Genome-based distance matrix calculator

Frequently Asked Questions

§ Online submision

What type of data can I use?
Any collection of genomes (for ANI) or proteomes (for AAI). It's important that you include only genomes OR only proteomes. Once you have the different files (one per organism), simply place them in the same folder and build an archive such as .zip, .tar, .tar.gz, or .tar.bz2. Draft genomes are accepted, although they should be good advanced drafts for accurate estimations (e.g., >80% complete).
How many genomes can I upload?
We're currently limiting this service to 50 genomes. Note that the running time grows quadratically with the number of genomes, and large collections may take over a day to finish running.
How should I upload draft genomes?
You don't have to treat draft genomes differently. Just use one file per genome in the archive.

§ Output

ANI/AAI matrix plot
The graphic output is a symmetrical matrix with ANI or AAI values. Whenever possible, consistent groups at the species level are highlighted with red rectangles (≥95% ANI or ≥90% AAI). You can download a high-resolution version of this image in the link below, as well as the list of values, and the distance matrix (as raw text). Note that the matrix may contain several zeroes (100s in the distance matrix). These are values that were below the accurate range, typically for ANI between organisms of different genera (<80% ANI). If your matrix contains too many of such values, the clustering may not be accurate, and you should use AAI (proteins) instead. For more details, see Goris et al 2007.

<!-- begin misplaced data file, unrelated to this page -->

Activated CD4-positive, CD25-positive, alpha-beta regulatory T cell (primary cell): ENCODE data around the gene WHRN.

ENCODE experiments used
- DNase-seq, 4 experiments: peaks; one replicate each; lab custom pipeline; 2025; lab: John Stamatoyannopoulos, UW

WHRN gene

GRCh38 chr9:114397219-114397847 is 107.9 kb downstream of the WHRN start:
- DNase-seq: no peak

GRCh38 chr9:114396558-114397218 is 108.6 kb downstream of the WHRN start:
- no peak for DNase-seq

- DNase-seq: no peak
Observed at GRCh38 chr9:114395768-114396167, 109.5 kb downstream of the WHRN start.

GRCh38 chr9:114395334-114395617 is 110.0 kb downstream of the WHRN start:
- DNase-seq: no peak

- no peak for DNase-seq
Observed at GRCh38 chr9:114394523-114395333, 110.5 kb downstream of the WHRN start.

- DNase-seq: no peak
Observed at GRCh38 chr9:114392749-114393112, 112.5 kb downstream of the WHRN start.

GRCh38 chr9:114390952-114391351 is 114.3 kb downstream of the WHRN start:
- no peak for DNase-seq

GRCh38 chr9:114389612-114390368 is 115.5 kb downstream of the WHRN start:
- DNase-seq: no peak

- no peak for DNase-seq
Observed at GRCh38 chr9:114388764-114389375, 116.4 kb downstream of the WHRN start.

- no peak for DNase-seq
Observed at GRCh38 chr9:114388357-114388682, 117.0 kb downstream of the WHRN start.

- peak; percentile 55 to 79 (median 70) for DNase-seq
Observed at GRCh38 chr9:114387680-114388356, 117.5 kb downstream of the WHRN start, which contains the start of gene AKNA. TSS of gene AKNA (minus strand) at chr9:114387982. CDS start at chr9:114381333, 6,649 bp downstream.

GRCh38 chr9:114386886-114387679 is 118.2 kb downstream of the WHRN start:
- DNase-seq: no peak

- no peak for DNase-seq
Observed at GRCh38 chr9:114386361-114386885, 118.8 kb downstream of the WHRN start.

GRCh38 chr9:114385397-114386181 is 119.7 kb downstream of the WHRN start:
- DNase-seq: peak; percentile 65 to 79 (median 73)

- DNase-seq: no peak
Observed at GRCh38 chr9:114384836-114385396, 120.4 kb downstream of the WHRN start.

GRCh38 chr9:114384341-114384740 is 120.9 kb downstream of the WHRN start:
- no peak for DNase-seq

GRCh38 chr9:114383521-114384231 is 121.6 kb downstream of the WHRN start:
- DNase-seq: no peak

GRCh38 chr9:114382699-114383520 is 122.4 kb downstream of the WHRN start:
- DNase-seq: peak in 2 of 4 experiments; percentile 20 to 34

Distance clustering plot
The matrix above is used for hierarchical clustering of the input genomes, and the resulting tree is displayed. Note that this is simply a clustering, and it shouldn't be assumed to be a phylogenetic tree (although in many cases it may correlate well).